December 2, 2012


By Bill Stewart
Staff Writer


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Staff photo by Andy Molloy Rob Vachon

Staff Writer

Robby Vachon has made several changes in his six seasons as Cony football coach.

Some were subtle, others not so much.

"For me, when I first took this job, it was just about competing," he said. "I wanted to change that. We wanted to change the culture. We wanted to make sure that this is a year-round commitment. The hardest part was getting the kids to buy into it, as a group. When we came in, we were just about competing. It's no longer about that now."

Vachon and his staff guided the Rams to their best season in 20 years, finishing second in Pine Tree Conference Class A.

Cony won a PTC A semifinal game -- its first home playoff victory in 20 years -- and advanced to the conference championship game, where it lost to Lawrence 20-10.

For leading the Rams to an 8-3 season, Vachon is the Kennebec Journal Football Coach of the Year.

"We've got better as a staff each year," Vachon said. "It takes a lot of work."

Added Cony senior captain Chandler Shostak: "The coaches are pretty demanding, but if you can put up with it, you learn to love them. I absolutely loved playing for Vachon. There was never a dull moment."

The Rams opened the season with high expectations. With its dynamic spread offense and a much-improved defense, Cony used a five-game winning streak to jump into the title hunt.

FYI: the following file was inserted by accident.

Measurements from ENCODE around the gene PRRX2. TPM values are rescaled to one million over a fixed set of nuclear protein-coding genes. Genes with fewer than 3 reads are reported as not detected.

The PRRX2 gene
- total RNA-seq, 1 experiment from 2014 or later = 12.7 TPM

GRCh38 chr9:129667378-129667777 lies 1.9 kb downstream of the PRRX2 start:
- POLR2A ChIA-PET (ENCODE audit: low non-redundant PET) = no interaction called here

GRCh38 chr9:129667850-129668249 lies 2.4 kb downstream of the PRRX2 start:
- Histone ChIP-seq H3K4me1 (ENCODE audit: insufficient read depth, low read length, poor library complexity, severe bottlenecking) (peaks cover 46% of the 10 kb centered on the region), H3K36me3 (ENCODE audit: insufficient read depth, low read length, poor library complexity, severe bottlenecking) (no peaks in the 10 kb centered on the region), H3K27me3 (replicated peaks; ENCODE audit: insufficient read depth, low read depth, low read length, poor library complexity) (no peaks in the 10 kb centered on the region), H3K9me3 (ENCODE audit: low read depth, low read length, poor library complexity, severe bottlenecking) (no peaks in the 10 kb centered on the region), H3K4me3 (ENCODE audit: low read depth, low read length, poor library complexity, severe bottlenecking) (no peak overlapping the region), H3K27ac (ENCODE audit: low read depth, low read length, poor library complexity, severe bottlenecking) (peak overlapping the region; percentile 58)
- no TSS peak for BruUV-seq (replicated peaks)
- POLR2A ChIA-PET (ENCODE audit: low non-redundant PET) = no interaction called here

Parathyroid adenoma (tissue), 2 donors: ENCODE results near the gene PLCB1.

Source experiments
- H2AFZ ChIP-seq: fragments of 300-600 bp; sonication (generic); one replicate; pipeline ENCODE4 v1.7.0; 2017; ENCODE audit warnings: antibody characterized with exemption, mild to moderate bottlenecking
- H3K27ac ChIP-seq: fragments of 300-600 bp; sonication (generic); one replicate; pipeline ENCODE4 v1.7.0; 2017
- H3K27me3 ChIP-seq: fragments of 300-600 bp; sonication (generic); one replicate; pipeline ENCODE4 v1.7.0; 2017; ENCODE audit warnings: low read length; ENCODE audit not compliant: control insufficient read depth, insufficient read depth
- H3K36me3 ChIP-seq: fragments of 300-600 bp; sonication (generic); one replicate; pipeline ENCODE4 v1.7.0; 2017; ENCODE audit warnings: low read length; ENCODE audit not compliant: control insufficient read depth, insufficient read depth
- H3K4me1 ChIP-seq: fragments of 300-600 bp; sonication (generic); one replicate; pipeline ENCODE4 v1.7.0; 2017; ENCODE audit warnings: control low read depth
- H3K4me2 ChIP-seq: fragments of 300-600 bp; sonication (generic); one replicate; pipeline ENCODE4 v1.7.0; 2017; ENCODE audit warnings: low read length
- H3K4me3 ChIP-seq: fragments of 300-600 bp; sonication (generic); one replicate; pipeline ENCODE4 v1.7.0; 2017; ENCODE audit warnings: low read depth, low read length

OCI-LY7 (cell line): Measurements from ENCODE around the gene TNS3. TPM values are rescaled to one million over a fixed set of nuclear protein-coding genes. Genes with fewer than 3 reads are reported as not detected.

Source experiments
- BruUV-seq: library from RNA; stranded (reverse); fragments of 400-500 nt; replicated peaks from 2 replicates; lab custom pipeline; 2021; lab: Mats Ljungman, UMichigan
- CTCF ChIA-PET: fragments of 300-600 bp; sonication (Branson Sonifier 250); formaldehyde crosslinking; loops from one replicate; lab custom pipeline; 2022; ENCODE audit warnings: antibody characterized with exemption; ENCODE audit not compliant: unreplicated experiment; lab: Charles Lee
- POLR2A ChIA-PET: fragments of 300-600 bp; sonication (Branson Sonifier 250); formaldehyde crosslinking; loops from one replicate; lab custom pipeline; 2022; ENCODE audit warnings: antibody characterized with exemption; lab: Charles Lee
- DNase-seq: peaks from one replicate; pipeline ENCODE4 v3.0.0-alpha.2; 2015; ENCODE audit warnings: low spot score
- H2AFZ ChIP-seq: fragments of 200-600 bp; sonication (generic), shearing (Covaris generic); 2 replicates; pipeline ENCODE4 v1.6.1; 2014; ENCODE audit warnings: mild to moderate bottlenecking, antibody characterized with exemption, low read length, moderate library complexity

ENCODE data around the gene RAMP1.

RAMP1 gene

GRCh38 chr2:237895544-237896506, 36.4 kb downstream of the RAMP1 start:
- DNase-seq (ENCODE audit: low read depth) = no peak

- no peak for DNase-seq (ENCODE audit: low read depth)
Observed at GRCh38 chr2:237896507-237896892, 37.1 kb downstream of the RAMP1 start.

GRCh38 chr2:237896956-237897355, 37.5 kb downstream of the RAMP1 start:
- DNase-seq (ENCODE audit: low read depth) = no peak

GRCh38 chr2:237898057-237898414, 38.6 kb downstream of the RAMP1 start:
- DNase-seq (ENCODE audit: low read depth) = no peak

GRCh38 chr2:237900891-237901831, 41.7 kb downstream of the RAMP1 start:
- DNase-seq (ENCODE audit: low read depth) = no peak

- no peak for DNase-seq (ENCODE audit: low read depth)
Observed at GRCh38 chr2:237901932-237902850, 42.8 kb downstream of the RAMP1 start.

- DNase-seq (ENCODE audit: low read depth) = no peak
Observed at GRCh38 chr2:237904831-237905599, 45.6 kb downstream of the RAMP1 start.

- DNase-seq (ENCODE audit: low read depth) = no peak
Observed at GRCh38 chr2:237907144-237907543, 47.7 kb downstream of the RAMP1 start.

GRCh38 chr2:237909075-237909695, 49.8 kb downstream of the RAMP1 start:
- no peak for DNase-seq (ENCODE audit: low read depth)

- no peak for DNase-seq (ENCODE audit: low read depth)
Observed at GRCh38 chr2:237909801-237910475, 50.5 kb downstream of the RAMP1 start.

Cony then gave Lawrence (10-1) all it could handle in the PTC A title game.

Vachon said the successful season came as a result of a few subtle changes made well before the season opened.

"You can't just waltz in and expect to compete," he said. "We had to get serious in the offseason. We realized how important it is. It came to a point where we had to do that or we just wouldn't be successful.

"The other big thing is that you have to rely on your staff. You have to give them responsibility -- not just in practices but in games. They have to have ownership. We're very lucky to have them."

B.L. Lippert is the offensive coordinator and was given free reign over the offense, which averaged about 35 points a game. Bruce Dostie is the defensive coordinator.

Both assistants have the freedom to call plays.

"I've given B.L. the keys to the offense," Vachon said. "It was natural for Bruce to run the defense. I have to let them do their things. They are very good at it."

Vachon added the players bought into an offseason conditioning/weight lifting program.

"But you also have to have the talent," he said, "and we do. The effort they gave, the commitment they showed, it's a formula we plan to stick with."

Shostak credited the offseason workout program as one of Vachon's major accomplishments.

"That was the biggest change in the program," he said. "It made the biggest difference."

Bill Stewart -- 621-5640

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